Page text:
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The severe erosion of freedoms and rights in Hong Kong must be on the agenda for the UN’s Human Righ

April 5, 2022

As the UN’s Human Rights Commissioner, Michelle Bachelet, finalises her preparations ahead of her long-delayed visit to China in May, Hong Kong must be at the top of the agenda amidst the drastic degradation in freedoms and rights in the territory.

The erosion of freedoms has accelerated since the implementation of Hong Kong’s draconian National Security Law (NSL) on 1 July 2020, which includes vaguely worded and broadly defined criminalisation of secession, subversion, terrorism and collusion with foreign forces. Since its implementation, press freedom has been dismantled, almost all pro-democracy politicians and activists have been jailed or driven into exile, and the right to free assembly has been banned.

Human rights organisations such as Amnesty International have closed their offices in Hong Kong over fears for staff safety, labelling the situation ‘a human rights emergency’. Extraterritoriality has been built into the NSL, meaning that individuals and entities abroad can be targeted.

Our own organisation, Hong Kong Watch, has become the first known international organisation to be threatened with prosecution under the NSL by the Hong Kong Police Force in a disturbing signal of Hong Kong’s intent to expand repression and banish alternatives to the official narrative.

Benedict Rogers, co-founder and Chief Executive of Hong Kong Watch, said: “This is an urgent opportunity for the High Commissioner to raise the severe human rights violations with the authorities in both Hong Kong and in Beijing.

“Hong Kong has ratified the International Covenant on Civil and Political Rights (ICCPR) and yet the National Security Law has fundamentally compromised the constitutional safeguards which have historically protected rights and freedoms in the city.

“For Michelle Bachelet’s visit to be considered anywhere near successful, she must raise the situation in Hong Kong with the Chinese government. The High Commissioner must raise the case of political prisoners in Hong Kong, who have been denied bail and detained in custody for long periods before the start of their trials, and sentenced, in many cases, for merely opposing the Hong Kong government through their words and actions.

“She should also seek a visit to Hong Kong to inquire into the situation on the ground, accompanied by relevant Special Rapporteurs, to investigate the scope and force of the National Security Law, and determine how it breaches international human rights norms.”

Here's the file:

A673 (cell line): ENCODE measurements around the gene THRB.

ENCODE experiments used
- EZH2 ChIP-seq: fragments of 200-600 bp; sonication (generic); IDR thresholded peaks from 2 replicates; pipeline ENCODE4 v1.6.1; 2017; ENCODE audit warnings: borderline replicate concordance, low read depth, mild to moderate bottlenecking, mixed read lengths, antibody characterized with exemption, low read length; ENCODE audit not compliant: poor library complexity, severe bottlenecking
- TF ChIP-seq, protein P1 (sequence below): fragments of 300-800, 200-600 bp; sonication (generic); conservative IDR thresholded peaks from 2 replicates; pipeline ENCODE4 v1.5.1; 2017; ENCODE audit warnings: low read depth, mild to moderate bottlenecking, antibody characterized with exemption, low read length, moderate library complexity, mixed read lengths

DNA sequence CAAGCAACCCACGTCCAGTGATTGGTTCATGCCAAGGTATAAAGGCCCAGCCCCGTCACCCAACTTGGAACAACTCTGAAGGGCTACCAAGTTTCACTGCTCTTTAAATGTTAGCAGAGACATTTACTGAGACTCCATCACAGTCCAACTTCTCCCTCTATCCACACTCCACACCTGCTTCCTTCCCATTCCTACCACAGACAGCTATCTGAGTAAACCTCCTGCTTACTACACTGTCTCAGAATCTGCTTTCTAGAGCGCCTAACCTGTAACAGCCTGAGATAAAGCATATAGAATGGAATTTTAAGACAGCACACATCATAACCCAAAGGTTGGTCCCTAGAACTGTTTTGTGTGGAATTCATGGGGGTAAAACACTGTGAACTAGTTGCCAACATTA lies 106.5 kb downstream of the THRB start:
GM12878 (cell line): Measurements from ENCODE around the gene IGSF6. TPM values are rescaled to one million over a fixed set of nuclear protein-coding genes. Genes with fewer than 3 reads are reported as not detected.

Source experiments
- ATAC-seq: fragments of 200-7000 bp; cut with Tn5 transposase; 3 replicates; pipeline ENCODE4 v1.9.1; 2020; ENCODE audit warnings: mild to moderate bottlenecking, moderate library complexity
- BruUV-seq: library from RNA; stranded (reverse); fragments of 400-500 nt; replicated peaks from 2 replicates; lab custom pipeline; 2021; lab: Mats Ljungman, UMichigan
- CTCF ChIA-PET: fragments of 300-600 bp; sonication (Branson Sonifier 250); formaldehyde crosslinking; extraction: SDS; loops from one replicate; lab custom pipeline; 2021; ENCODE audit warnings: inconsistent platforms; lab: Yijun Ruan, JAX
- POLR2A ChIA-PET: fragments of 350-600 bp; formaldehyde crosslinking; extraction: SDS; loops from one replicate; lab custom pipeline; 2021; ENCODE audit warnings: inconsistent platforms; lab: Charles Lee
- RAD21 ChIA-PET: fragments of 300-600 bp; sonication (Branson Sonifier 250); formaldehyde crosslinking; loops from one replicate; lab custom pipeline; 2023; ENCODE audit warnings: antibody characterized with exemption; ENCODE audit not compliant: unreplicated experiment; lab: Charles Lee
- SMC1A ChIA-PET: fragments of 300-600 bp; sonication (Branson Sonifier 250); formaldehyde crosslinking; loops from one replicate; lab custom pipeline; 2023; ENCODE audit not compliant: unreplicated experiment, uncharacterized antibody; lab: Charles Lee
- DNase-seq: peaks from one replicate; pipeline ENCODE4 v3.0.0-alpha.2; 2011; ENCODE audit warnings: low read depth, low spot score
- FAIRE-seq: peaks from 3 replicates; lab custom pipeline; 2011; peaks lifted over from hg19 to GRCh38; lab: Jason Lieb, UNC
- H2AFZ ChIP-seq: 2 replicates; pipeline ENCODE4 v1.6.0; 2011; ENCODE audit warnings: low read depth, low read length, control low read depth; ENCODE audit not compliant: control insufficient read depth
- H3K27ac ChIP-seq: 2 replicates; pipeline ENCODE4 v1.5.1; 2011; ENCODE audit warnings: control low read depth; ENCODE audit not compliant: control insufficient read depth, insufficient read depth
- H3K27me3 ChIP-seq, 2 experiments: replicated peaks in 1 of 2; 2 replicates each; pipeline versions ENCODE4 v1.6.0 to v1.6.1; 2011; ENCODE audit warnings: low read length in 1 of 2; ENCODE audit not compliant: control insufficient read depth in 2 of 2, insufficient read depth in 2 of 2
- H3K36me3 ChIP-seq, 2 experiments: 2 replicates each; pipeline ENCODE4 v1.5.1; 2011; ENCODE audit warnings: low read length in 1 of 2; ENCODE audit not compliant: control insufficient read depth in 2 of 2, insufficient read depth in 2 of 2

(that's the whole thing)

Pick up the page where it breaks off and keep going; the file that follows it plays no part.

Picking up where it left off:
Background: The crackdown on human rights in Hong Kong

Since the anti-extradition bill protests started in 2019, more than 10,000 people have been arrested in protest-related cases, and over 2,300 charged. Many of these people have been detained and are facing prosecution under the National Security Law or antiquated common law charges.

The NSL is used to silence the Hong Kong government’s critics. On one day last year, February 28, 53 individuals were formally charged with ‘conspiracy to subvert the state power’, owing to their participation and organisation of the democratic primaries in July 2020, in which over 600,000 Hong Kongers cast their votes.

Joshua Wong for instance, the 24-year-old activist who was one of the key figures in the 2014 student-led ‘Umbrella Movement’, is currently imprisoned for various ‘unauthorized assembly’ charges, and ‘conspiracy to commit subversion’ under the NSL.

Andy Li, currently remanded in custody, was arrested on suspicion of ‘collusion with foreign forces’ under the NSL in August 2020. It was reported by Apple Daily that Li is being held in solitary confinement at the maximum-security Siu Lam Psychiatric Centre and monitored by “secret-units” of the government.

Jimmy Lai, the internationally-respected entrepreneur who founded Next Media which published the pro-democracy newspaper Apple Daily, before its forced closure in June 2021, is being held on multiple charges, which include ‘organising, inciting and participating in an unauthorized assembly’, ‘colluding with foreign powers to endanger national security’, and ‘fraud’.

Hong Kong Watch’s monthly briefings – – provide detailed updates on developments in Hong Kong.


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